This abandoned farm property is located at 619 Noxon Road in LaGrange.  These buildings are part of a >100 acre farm parcel.  I photographed the house, carriage house, and silo foundation, based on the sketch in the building inventory (mentioned below).  As of 2017 the property may have been sold (it was for sale) because some construction is occurring on the property – namely, the carriage house photographed here has been demolished.

According to the Historic Resource Survey from 1986, the structures on the property date to late 1700s, early 1800s, and middle 1800s, with some outbuilding from the middle-to-late 1800s and early 1900s.

At the October 23, 2013 meeting of the Town of LaGrange Board, a Forest Stewardship Management Plan was submitted to allow for selective cutting of about two acres of trees outside of the restricted areas of the Conservation Easement on the property.  The application was to “cut firewood on the property”, “maintain field edges and fields for crop production”, “keep current farm trails open for access”, “transplant and/or transfer planted conifers”, and “crop tree management for possible future sawtimber production”.  The property was identified as Sleight Farm and owned by the Sleight family.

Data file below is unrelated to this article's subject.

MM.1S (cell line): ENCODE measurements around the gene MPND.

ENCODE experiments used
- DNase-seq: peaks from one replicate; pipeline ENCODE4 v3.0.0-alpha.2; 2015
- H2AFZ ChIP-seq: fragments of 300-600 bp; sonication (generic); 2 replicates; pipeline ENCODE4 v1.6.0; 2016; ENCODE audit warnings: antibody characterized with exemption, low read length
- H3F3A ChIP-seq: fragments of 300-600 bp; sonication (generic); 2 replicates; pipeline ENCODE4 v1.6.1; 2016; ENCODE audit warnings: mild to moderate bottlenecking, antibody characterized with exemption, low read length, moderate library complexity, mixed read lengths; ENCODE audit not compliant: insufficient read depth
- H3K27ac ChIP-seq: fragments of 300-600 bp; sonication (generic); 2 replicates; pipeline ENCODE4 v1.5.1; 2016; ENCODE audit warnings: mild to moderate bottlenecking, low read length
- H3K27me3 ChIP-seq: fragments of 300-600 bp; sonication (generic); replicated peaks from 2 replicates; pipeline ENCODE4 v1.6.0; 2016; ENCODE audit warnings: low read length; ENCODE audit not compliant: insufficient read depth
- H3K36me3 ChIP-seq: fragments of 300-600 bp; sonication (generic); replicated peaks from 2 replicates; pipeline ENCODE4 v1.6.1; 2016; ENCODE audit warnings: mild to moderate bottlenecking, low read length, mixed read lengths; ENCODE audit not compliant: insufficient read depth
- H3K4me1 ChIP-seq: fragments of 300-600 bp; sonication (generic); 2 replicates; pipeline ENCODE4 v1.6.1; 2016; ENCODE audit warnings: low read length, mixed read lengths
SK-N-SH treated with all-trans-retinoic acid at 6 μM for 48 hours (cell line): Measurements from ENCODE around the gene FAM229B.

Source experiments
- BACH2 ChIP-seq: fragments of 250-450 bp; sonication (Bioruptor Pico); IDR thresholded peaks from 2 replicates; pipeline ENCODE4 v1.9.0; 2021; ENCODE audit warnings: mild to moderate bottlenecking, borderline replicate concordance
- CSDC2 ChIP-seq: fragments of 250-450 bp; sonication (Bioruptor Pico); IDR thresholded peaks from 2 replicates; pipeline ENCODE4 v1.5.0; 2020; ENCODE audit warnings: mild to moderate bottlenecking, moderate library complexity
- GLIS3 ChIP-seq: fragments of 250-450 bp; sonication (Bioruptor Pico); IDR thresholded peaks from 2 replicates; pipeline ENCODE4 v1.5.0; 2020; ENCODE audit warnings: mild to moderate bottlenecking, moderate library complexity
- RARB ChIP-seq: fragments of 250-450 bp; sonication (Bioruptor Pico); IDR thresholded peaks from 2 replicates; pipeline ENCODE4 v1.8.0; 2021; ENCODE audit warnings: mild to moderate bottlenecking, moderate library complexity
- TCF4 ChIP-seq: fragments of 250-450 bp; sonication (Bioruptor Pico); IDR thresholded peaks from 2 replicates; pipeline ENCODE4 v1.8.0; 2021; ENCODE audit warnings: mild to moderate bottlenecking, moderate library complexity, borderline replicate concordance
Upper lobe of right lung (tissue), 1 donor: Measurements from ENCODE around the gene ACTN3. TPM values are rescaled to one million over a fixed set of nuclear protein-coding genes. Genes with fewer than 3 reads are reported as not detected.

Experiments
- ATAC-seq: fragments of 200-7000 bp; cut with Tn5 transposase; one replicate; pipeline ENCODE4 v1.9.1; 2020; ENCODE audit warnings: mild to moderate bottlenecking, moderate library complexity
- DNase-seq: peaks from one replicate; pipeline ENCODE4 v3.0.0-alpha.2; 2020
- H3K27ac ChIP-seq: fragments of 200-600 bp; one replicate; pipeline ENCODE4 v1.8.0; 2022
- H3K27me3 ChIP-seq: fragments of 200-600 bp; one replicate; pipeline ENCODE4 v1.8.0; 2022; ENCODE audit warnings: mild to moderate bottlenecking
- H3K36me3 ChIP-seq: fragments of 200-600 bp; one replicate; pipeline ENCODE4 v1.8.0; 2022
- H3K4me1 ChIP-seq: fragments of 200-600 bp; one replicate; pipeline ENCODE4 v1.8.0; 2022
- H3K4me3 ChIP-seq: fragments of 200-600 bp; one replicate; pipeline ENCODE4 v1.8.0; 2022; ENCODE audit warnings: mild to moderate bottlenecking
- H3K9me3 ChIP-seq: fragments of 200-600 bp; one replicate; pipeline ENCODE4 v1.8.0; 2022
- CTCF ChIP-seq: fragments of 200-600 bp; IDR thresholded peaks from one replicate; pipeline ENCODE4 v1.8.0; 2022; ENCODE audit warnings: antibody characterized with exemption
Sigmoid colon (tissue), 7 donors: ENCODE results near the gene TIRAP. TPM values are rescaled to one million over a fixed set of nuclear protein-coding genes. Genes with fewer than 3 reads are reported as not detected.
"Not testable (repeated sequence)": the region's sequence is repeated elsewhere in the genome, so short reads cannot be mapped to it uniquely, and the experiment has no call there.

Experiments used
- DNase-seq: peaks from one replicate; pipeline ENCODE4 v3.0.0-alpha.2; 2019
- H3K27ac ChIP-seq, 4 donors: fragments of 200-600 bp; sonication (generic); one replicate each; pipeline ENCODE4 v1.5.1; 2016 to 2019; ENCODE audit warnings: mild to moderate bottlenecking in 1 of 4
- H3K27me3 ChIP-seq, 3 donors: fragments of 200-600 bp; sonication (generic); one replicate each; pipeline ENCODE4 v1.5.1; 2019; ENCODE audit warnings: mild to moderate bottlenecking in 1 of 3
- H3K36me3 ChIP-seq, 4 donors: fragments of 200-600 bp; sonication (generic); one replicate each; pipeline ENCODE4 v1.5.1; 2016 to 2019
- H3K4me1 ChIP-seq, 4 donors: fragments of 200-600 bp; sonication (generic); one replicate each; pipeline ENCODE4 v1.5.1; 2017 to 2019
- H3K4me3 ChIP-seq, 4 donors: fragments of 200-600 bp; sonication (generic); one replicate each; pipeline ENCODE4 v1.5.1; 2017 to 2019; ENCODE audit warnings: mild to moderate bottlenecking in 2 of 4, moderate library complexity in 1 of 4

At the August 18, 2016 meeting of the Town of LaGrange Board, there was an application discussed for a special use permit of the property as the Gray (Vale?) Fox Distillery.  The proposal was to construct the distillery building in the “upper part” of the property.

Location:  Google Maps (41.650374, -73.827479)

Sanita Hills, Pawling, NY

Sanita Hills was originally made for NYC sanitation workers (hence the name) by pulling old NYC rail cars, nicknamed Pullmanettes, into the woods and converting them into cabins. The cars came from the old Second and Third Avenue El elevated railway lines in NYC. Later the camp was taken over by the Boy Scouts before eventually being abandoned. At some point all of the cars were cut up and removed, except one.  These are photos of what remains of the camp at Whaley Lake.

More information:  Abandoned Hudson Valley

Locations:
Remaining car – Google Maps (41.549786, -73.655748)
Some of the camp – Google Maps (41.556562, -73.653208)